On VMware ESXi, when you create new virtual machines, the wizard uses static provisioning by default.
While this can prevent your infrastructure from collapsing by avoiding overprovisioning, you can quickly run out of space if you're in a test environment.
Indeed, when you learn to use VMware technologies and in this case VMware ESXi and VMware vCenter Server (VCSA), you will create many virtual machines which in the end will take up much more space than the space actually necessary for them.
Warning : in business, you should always use static provisioning to prevent all your virtual machines from crashing due to overprovisioning.
This solution should therefore only be used in a test environment and/or for learning VMware technologies.
As you can see, by default when you create a new virtual machine, its virtual hard disk will be created using thick provisioning with late zeroing.
Which means that a 32 GB virtual hard disk will always reserve 32 GB of disk space in the desired datastore, even if it's almost empty from the guest operating system.
In order for the virtual hard disk to take up only the space necessary for the data on it, you will need to use dynamic provisioning.
However, you will not be able to change this from the settings of the existing virtual machine.
To solve the problem, you will therefore have to use one of the techniques explained later in this tutorial.
At the moment, our "Win 10 v2004 x64" virtual machine is powered off.
If you deploy the "Hard disk 1" node, you will see that its capacity is 32 GB.
If you go to the datastore browser and select the ".vmdk" file corresponding to the virtual hard disk of your virtual machine, you will see that it's 32 GB in size.
This corresponds to the capacity (maximum size) of this virtual hard disk.
However, if you start the virtual machine and look at the space used, you will see that there is (in our case) only 18 GB used.
In this case, you have lost 14 GB of disk space in your datastore.
If you create many VMs for different tests, you will quickly lose 100+ GB just to static provisioning.
To begin, install VMware vCenter Converter Standalone by selecting "Local installation".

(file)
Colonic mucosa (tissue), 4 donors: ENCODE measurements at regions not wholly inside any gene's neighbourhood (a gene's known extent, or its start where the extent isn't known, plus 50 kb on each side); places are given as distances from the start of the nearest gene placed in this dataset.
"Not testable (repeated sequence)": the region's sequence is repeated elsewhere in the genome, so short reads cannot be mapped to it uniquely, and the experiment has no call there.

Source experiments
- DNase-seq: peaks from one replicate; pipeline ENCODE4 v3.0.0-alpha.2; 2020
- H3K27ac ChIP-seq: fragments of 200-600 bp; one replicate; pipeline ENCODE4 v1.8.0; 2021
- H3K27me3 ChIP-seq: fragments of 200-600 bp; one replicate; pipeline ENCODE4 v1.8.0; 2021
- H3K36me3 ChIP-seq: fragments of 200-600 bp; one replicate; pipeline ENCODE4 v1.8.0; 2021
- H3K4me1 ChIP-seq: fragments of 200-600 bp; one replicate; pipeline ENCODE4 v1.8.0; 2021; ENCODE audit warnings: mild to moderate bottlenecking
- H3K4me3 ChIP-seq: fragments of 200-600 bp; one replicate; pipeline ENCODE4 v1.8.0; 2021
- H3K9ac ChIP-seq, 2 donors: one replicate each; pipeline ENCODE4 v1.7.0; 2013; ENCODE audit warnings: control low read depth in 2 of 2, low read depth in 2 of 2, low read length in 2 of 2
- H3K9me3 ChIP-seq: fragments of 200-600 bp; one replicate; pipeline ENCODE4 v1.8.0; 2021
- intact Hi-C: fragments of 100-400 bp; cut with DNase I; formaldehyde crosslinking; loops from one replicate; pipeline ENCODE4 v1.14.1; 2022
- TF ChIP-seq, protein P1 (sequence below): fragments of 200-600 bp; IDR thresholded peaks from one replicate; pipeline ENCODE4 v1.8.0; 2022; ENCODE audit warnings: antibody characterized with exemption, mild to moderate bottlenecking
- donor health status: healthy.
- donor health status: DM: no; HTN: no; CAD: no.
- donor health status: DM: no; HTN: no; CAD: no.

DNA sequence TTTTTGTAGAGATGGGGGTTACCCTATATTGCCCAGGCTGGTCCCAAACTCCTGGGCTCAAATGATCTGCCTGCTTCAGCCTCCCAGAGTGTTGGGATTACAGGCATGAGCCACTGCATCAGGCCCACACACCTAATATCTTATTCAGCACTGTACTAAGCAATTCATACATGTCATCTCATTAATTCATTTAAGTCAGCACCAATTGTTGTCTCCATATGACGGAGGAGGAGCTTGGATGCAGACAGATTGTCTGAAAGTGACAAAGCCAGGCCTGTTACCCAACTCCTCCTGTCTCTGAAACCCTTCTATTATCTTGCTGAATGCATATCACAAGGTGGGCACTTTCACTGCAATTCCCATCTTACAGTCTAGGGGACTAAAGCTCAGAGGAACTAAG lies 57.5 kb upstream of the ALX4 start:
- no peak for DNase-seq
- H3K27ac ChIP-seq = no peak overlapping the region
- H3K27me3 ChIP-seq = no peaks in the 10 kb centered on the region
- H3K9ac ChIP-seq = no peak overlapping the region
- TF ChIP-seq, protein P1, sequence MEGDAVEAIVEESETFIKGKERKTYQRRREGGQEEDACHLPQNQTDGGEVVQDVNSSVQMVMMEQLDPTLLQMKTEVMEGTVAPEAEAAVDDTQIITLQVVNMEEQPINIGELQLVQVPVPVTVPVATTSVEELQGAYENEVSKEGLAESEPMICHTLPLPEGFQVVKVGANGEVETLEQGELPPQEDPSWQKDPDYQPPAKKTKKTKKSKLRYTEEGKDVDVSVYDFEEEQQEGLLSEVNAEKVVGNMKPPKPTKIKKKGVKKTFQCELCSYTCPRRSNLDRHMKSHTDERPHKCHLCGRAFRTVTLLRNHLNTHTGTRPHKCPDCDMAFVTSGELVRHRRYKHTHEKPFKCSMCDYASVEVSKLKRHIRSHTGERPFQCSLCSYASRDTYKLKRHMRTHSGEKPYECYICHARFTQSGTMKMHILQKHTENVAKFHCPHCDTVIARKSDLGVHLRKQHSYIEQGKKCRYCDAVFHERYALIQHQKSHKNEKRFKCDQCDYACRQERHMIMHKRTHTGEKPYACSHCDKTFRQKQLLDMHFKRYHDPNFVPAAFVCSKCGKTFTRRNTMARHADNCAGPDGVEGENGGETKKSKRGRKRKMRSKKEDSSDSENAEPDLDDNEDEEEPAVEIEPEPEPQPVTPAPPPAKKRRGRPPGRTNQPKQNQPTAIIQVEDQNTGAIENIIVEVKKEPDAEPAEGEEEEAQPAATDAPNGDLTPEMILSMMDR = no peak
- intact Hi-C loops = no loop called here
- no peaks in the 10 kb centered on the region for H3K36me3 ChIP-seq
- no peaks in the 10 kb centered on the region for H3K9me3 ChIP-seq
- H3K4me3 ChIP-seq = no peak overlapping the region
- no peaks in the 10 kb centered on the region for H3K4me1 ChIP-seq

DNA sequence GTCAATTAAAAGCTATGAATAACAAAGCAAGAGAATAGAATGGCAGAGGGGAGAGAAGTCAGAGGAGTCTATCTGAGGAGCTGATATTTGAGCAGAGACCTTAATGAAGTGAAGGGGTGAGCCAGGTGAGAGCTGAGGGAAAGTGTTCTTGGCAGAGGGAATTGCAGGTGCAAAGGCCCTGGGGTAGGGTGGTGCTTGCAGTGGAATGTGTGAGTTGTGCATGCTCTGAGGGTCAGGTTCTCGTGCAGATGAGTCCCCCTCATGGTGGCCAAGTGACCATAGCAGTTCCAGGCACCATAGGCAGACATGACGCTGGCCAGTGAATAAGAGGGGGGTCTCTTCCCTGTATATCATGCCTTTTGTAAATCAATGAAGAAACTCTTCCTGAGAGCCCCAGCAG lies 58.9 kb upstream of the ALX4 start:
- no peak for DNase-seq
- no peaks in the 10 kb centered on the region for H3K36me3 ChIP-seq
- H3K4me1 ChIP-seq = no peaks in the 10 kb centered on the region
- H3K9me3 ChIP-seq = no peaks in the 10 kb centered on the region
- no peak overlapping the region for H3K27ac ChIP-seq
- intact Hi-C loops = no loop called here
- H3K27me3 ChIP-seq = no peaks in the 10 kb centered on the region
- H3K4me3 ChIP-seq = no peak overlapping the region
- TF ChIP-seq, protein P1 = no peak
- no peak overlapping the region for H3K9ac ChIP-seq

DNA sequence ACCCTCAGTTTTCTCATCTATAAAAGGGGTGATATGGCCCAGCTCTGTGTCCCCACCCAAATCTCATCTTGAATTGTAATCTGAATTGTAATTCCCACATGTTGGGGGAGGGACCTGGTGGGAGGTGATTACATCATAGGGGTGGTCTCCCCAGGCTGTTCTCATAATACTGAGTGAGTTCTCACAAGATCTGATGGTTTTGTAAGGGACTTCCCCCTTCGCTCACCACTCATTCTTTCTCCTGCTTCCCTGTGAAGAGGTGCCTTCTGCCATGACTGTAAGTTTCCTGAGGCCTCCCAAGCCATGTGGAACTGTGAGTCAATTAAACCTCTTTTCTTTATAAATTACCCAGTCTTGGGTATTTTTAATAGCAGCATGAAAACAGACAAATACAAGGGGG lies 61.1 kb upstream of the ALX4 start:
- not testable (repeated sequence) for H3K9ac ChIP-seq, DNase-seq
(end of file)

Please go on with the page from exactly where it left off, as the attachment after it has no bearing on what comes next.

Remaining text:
Once VMware vCenter Converter Standalone is installed, click : Convert machine.
Select "Power off", then "VMware Infrastructure virtual machine" to connect to your VMware ESXi hypervisor.
Then, specify :
Ignore the warning "The remote host certificate has these problems" if you are using a self-signed SSL certificate on your VMware ESXi hypervisor (which is the default).
Warning : in business, you should always use a valid SSL certificate.
Note that the SSL certificate used can only be valid if you connect to your VMware ESXi hypervisor by indicating the domain name that is in the certificate. If you provide its IP address, it will not work.
Select the virtual machine of your VMware ESXi hypervisor whose provisioning type you want to change and click Next.
For the destination server (Destination System), specify the same as before :
Specify a different name for the new virtual machine that will be created from the source virtual machine.
Note that the list displayed here simply allows you to specify a different name than the virtual machines that are already present on your VMware ESXi hypervisor.
Select in which datastore you want to store this new virtual machine.
For the virtual machine version, version 14 (which corresponds to ESXi 6.7) is selected by default.
At the "Options" step, click on the "Data to copy" block.
For each virtual hard disk (VirtualDiskX) in your virtual machine, change the type from "Thick" (thick provisioning) to "Thin" (thin provisioning).
Then, click Next.
A summary of the configuration settings appears.
In this summary, you will see in particular that your virtual hard disks will be created with a type of thin provisioning : Create disk 0 as Thin provisioned disk.
Wait while converting your virtual machine.
During the conversion, you will see several "Nfc Random Access Open" and "Find By Uuid" tasks appear in the web interface of your VMware vSphere client.
You will also see the new virtual machine being created.
Your virtual machine and its hard disks have been converted.
If you access this virtual machine from the web interface of your VMware ESXi hypervisor, you will notice that a message appears concerning VMware Tools :
VMware Tools is not installed in this virtual machine. ...
Don't worry, this always happens when you convert a virtual machine with VMware vCenter Converter Standalone.
Ignore it. This message will disappear when you power on your virtual machine for the first time.
As you can see, the virtual hard disk capacity of our virtual machine is still 32 GB.
However, if we select the corresponding ".vmdk" file via the datastore browser, we can see that its size has been reduced.
In our case, this has a size of 11.93 GB (thanks to dynamic provisioning) instead of 32 GB (in the case of static provisioning).
This saves you a lot of space over time in a test environment.
Start your virtual machine at least once.
As you can see, the message telling you that the VMware Tools were not installed has disappeared.
You can then shut down your virtual machine if you wish.
Click on : Edit.
If you deploy the "Hard disk 1" node, you will see that its type is : thin provisioned.
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